Suresh Martha, Head of Data-Driven Innovations and Analytics at EMD Serono speaks with Lana Feng, Co-Founder and CEO of Huma.AI in a video interview, about adding value with generative AI, Tableau deploying its own GPT through an OpenAI partnership, build versus buy, transitioning to agile, picking the right use cases, bringing in transparent AI solutions, and the industry’s approach to GenAI while ensuring guardrails to protect data integrity and privacy.
Merck Serono (EMD Serono in the U.S. and Canada) is a German pharmaceutical company and a biopharmaceutical brand and division of Merck.
Speaking about adding organizational value with generative AI, Martha mentions automating repetitive tasks and evaluating chatbot functionality. Apart from data privacy being the only concern, he states that the organization has an enterprise-wide data analytics system that combines most of the internal and external data.
Additionally, Martha affirms trying to put a language model on top of the system to make it easier for people to get answers. He mentions exploring the tableau visualization and shares how Tableau will be deploying its own GPT in partnership with OpenAI.
This will allow people to get insights right at their fingertips instead of asking an IP or a data analyst to build a dashboard, says Martha. He further adds that Tableau has agreements to put guardrails wherein OpenAI cannot use data to train the model or keep history, thus easing security concerns.
When asked about building versus buying, Martha points towards the need to have a hybrid approach. He maintains that sometimes, depending on the availability of resources, it is not feasible from a financial standpoint to build from scratch.
Therefore, Martha suggests using something that has been built already and has passed through the testing process. He refers to what Tableau is doing by tapping into OpenAI’s language model.
At the same time, Martha suggests organizations have enough internal resources to fine-tune the model and customize based on organizational needs, rather than making a massive investment to build from scratch.
Commenting on working with start-ups in the generative AI space, Martha states that it all depends on what the use case is and who has the solution for the use case with less investment.
When asked about reconciling traditional business models with innovation, he states that having a big team makes it easier to allocate time to explore and fail fast. Whereas, with a smaller team, it is challenging to get innovative.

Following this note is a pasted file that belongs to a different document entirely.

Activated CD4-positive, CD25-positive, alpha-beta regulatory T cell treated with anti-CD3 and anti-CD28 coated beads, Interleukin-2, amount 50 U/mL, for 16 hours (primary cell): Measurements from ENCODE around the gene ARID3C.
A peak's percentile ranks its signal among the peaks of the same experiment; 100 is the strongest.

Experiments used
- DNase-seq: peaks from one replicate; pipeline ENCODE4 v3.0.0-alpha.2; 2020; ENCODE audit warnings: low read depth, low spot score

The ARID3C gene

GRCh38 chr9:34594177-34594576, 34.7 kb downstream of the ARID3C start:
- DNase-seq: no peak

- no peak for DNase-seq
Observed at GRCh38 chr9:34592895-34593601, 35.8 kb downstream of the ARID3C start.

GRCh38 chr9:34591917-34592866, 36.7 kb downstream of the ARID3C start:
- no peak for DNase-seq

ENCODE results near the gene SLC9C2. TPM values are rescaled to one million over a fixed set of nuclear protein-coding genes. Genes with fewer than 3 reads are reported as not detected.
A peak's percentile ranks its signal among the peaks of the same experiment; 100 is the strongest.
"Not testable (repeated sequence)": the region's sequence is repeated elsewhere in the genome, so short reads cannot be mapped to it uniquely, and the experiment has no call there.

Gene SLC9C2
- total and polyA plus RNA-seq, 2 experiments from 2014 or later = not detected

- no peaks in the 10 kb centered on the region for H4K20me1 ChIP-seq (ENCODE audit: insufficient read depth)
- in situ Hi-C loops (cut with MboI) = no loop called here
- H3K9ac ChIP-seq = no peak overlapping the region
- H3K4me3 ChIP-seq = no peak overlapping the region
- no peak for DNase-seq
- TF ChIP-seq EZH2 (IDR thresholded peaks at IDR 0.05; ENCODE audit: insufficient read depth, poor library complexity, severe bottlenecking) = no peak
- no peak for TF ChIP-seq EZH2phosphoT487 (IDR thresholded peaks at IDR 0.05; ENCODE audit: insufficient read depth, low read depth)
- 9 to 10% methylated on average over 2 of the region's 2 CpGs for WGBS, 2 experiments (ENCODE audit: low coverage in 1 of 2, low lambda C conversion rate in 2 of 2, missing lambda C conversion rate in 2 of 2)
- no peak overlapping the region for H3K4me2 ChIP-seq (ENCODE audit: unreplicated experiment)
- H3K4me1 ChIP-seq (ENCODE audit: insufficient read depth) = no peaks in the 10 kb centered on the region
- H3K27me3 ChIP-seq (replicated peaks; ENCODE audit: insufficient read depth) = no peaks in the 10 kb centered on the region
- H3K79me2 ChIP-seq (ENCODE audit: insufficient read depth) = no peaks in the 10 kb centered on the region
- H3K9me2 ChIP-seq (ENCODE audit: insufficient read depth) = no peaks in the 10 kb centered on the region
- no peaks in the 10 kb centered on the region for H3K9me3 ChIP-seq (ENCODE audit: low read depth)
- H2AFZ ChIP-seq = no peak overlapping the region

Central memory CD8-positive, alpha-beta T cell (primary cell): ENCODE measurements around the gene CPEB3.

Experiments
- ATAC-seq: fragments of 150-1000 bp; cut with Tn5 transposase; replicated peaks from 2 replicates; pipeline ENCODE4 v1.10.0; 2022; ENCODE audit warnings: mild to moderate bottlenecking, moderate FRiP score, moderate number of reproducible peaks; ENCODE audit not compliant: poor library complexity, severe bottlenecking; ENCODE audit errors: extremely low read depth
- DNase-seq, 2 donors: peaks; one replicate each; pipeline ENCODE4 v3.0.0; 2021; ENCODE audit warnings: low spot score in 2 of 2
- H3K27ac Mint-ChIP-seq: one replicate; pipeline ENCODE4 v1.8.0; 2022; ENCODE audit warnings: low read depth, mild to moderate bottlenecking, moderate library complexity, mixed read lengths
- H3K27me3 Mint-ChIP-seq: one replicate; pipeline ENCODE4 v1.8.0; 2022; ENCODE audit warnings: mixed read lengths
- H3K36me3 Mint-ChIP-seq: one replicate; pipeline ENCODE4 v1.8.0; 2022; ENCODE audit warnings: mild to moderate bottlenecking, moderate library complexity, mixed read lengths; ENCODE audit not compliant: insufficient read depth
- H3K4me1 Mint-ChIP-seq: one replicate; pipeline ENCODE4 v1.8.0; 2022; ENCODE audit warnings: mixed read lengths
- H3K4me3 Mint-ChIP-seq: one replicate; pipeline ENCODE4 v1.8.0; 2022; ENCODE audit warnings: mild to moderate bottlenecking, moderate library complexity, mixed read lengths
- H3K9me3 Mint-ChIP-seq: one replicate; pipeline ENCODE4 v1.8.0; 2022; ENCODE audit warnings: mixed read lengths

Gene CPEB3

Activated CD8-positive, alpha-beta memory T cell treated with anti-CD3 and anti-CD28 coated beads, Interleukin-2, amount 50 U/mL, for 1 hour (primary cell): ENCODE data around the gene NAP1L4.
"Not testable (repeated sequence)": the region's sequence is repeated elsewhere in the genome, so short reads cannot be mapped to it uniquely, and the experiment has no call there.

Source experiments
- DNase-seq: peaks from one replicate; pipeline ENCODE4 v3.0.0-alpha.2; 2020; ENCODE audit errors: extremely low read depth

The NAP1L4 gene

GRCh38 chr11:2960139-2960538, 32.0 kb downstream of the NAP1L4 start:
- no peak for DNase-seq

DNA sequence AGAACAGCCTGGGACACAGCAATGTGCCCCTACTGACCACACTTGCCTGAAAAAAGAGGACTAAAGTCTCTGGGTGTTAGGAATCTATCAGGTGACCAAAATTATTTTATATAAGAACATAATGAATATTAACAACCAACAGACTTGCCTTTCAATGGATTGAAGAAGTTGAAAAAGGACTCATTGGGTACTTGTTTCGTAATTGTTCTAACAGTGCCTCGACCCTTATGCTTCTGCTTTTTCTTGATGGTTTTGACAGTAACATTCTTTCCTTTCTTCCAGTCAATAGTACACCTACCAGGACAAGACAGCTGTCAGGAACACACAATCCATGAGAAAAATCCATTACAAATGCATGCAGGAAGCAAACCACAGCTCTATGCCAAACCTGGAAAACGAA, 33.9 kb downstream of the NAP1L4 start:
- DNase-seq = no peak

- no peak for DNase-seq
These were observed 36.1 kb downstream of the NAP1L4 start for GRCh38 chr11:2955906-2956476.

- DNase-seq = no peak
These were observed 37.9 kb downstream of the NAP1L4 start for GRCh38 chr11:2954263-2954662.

Martha mentions allocating some time per week to see what can be done outside of the normal workflow. He also advises team members to reach out to other CDOs, to learn and bring the insights back to work.
Adding on, Martha shares that the organization has been transitioning to an agile model for a couple of years, and with generative AI, he sees the hunger in the team to learn new things.
About the challenges in adopting AI technology, Martha asserts that while evaluating whether to buy something from outside, the organization first tries to implement it within a private network for data protection.
Moving forward, he says that the organization cautiously adopts the use case that benefits without compromising data privacy. He mentions the corporate organization in Germany that bought an OpenAI model and customized it with all the ensured guardrails.
When asked about hallucination problems, Martha shares that it is still not a big problem for the organization as it is waiting for Tableau to come up with its language model where everything will be taken care of.
He further mentions hearing about a lot of the companies that are coming up with large language models, which can be deployed in the cloud environment so that it is protected and beneficial.
To bring more transparency to the AI solutions, Martha suggests not exposing AI too much, other than the variables used in the model, what it can predict, and not technicalities. He notes that showing the impact of AI will help get it through the leaders.
Furthermore, reiterating the pharmaceutical industry’s approach to generative AI, Martha mentions adaptations on the R&D side to reduce time in bringing new drugs to market. He confirms that generative AI has also been adopted in clinical trials and licensing as well.
In conclusion, Martha says that the concerns include ensuring guardrails, and assessing how to solve problems with it without losing data integrity and privacy.
CDO Magazine appreciates Suresh Martha for sharing his insights with our global community.